UC Plus Relationships: Worrying I’m Not Doing Enough
As many of us in a relationship know, it's important to split the labor of running a household when you're in a committed partnership. The to-do list for cleaning, cooking, setting up appointments, budgeting, and more all adds up— let alone if you have kids! Unfortunately, when those of us with ulcerative colitis aren't feeling well, it can be hard to keep up with these tasks. Sometimes we, or even our partners, feel that we aren't pulling our weight.
Ulcerative colitis can make me feel inadequate
I struggle sometimes with the feeling that I'm dumping everything on my partner. What I've realized, though, is that this is more what I feel and not what he feels. Every time I've talked about worrying that I'm not doing enough, my husband points out that he knows I'm sick and wants to help around the house. I've come to see that what I'm actually feeling is fear and inadequacy that comes from my own beliefs about myself and my illness.
Regardless, my husband and I do try to communicate as much as possible about the housework to prevent him from becoming overwhelmed or feeling as though he is being taken for granted.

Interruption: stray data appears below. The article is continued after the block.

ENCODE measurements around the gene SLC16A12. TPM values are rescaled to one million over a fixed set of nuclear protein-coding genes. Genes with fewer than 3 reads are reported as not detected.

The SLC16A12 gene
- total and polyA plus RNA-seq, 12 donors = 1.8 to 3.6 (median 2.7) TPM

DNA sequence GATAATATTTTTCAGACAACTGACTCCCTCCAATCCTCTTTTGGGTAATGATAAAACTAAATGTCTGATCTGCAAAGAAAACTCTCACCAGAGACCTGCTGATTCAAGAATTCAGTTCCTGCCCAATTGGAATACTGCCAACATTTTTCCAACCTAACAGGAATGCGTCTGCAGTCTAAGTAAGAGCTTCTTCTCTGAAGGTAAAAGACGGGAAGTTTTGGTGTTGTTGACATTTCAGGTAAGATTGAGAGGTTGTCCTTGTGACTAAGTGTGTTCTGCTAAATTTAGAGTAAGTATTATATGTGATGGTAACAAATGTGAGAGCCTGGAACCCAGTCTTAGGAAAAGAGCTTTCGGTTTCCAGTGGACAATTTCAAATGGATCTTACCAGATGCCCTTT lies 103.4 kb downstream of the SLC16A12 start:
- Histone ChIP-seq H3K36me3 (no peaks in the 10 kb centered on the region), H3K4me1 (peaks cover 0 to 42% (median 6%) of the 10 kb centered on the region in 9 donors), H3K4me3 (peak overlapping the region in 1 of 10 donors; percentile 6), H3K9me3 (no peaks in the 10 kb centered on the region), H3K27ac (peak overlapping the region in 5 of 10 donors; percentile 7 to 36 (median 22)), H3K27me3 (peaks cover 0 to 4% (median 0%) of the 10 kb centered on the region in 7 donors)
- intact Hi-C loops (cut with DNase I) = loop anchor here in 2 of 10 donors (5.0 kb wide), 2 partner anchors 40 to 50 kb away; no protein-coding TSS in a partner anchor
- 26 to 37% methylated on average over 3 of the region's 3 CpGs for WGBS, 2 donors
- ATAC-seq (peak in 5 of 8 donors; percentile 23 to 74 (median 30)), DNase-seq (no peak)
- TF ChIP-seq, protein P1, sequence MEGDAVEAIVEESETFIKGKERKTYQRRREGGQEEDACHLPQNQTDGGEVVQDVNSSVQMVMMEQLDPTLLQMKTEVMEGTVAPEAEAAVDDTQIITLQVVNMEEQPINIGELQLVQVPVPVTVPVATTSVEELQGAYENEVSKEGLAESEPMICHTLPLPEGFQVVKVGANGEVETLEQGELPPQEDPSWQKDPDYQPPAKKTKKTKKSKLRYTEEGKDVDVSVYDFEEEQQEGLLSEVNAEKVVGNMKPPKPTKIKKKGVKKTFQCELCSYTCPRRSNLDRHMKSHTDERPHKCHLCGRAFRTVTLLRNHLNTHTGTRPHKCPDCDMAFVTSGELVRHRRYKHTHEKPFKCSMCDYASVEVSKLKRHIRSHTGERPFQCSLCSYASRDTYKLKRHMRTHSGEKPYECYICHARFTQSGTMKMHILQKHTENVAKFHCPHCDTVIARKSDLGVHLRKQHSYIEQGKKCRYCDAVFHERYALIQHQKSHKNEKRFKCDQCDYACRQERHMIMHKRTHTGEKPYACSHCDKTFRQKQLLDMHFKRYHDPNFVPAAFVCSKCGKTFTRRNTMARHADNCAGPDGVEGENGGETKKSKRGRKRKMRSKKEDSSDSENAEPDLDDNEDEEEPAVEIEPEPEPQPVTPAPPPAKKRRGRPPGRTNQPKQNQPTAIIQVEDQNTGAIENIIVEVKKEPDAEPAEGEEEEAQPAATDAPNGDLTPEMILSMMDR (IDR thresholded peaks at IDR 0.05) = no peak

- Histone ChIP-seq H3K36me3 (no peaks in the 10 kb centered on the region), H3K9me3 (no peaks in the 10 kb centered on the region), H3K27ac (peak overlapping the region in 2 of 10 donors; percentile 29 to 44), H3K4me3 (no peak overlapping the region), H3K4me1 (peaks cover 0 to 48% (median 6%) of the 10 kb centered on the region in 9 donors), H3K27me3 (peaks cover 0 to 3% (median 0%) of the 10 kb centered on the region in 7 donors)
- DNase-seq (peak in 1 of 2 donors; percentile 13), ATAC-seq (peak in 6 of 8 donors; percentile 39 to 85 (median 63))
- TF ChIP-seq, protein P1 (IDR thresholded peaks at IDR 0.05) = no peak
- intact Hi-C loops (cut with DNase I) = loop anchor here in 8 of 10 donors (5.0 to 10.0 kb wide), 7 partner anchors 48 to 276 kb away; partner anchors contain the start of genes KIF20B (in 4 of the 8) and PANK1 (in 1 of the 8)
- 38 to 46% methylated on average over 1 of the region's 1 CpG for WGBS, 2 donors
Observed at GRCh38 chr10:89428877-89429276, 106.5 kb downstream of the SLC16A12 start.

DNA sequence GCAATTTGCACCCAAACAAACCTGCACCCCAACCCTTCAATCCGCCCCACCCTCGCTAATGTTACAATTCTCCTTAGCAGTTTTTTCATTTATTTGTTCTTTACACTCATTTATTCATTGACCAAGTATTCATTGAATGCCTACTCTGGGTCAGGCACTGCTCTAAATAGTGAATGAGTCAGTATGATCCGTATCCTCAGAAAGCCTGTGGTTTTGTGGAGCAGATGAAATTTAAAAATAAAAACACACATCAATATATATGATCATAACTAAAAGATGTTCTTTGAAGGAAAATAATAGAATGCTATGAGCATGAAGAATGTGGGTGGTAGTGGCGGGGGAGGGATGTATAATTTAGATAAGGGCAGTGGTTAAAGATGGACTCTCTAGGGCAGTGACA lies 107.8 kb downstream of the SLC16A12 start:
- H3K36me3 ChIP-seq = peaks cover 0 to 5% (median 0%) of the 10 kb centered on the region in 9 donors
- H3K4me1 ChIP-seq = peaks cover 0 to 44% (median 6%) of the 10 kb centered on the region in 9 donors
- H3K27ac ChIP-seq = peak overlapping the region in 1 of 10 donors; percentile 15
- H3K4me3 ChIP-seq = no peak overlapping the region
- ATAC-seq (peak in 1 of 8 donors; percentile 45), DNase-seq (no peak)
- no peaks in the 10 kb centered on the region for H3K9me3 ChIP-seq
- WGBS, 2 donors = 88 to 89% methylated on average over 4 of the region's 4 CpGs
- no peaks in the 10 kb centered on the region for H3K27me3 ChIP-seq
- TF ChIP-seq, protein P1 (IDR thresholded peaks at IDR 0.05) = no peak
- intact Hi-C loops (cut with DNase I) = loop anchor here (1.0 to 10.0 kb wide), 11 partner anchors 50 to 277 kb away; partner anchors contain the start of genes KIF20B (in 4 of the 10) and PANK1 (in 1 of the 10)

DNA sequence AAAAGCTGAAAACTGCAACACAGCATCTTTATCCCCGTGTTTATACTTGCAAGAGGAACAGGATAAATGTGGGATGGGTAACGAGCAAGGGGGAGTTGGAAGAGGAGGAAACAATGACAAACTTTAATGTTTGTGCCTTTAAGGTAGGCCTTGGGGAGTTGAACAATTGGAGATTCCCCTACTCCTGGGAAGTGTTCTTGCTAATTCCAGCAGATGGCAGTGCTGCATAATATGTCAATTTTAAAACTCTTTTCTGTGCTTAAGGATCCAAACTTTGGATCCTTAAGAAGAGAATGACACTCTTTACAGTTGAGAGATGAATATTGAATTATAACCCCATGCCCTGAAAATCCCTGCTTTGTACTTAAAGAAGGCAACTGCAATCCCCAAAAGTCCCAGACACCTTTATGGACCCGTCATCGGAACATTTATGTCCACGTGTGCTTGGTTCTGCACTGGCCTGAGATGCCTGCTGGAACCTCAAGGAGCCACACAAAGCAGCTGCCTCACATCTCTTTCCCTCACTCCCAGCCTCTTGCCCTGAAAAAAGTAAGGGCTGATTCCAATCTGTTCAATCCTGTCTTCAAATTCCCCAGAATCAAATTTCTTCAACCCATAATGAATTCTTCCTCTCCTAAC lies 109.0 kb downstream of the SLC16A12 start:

Splitting up tasks with my partner
When my partner and I started living together, I discovered that he excels at concrete tasks like doing the dishes or vacuuming, while I am better with organizational tasks like budgeting, setting up appointments, ordering things we need, and planning long-term projects, like our wedding. In fact, I realized that I was already doing a lot of these things, while he would take on cleaning and cooking.
Once I realized this, I leaned into it. Whenever there was an opportunity to do an organizational task, I volunteered, knowing that it would take up less of my energy than scrubbing something on my hands and knees. My partner appreciated not having to get on the phone to call someone or having to sit down with our calendar, while I appreciated helping out in the house without feeling utterly exhausted afterwards.
So far, splitting work in this way has felt fair to us. Still, we are always communicating and always refining our to-do list. We try to be careful about how many tasks we keep on it, we try to balance how many concrete tasks versus organizational tasks are on it, and we let projects take a few weeks longer if they need to. That way, one person doesn't feel like the burden is completely on them for taking care of our domestic life.
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